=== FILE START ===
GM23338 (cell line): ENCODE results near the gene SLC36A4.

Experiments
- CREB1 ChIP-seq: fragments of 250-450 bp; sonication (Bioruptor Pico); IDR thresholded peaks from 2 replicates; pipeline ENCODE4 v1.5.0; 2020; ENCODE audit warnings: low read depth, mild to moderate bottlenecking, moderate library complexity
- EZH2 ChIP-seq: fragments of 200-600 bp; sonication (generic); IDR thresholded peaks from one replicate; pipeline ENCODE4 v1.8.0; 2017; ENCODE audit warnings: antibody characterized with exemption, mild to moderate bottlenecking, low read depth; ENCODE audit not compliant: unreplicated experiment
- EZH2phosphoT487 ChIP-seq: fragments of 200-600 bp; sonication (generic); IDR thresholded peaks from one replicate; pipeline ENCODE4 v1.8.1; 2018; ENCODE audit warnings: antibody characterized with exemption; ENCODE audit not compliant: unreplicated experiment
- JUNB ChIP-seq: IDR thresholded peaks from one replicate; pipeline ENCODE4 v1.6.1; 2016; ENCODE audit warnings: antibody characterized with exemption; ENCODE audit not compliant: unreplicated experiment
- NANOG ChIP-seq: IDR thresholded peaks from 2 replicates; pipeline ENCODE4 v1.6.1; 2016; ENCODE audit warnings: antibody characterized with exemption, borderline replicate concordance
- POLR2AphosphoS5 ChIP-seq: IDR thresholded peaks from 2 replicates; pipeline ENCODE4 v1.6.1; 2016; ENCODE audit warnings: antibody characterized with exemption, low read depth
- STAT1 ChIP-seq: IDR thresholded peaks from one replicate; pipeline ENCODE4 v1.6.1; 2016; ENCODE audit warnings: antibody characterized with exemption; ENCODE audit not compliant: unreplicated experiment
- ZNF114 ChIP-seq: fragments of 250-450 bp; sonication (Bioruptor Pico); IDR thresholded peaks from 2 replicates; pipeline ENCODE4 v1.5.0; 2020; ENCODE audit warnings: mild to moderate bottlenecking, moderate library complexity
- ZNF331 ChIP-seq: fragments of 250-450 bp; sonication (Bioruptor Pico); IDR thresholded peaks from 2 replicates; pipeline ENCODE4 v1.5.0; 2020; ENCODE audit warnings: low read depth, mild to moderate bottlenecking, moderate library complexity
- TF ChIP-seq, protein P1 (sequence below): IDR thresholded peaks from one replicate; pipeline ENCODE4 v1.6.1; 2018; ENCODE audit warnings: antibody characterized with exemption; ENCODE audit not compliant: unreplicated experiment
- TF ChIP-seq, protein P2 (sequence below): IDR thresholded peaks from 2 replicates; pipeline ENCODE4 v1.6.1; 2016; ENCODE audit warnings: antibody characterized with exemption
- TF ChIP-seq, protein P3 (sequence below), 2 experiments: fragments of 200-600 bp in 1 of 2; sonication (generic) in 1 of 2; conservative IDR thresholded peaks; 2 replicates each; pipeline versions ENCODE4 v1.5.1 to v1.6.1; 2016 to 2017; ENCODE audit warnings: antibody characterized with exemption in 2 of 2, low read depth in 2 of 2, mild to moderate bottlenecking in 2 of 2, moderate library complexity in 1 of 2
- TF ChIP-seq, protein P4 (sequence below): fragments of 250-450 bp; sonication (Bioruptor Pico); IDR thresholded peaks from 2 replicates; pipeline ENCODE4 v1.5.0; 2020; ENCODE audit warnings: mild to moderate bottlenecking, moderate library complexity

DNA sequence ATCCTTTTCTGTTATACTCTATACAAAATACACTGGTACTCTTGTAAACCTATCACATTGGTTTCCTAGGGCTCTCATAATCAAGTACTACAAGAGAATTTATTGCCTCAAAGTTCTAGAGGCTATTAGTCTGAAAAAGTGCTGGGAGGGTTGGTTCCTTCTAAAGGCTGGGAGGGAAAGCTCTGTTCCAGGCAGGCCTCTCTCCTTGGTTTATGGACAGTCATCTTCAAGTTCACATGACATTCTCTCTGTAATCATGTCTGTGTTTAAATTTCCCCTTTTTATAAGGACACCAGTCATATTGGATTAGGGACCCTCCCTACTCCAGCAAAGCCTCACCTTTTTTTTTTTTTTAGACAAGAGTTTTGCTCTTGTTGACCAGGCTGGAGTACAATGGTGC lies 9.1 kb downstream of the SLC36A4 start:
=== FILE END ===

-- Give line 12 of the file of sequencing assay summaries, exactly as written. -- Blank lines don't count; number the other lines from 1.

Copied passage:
- TF ChIP-seq, protein P1 (sequence below): IDR thresholded peaks from one replicate; pipeline ENCODE4 v1.6.1; 2018; ENCODE audit warnings: antibody characterized with exemption; ENCODE audit not compliant: unreplicated experiment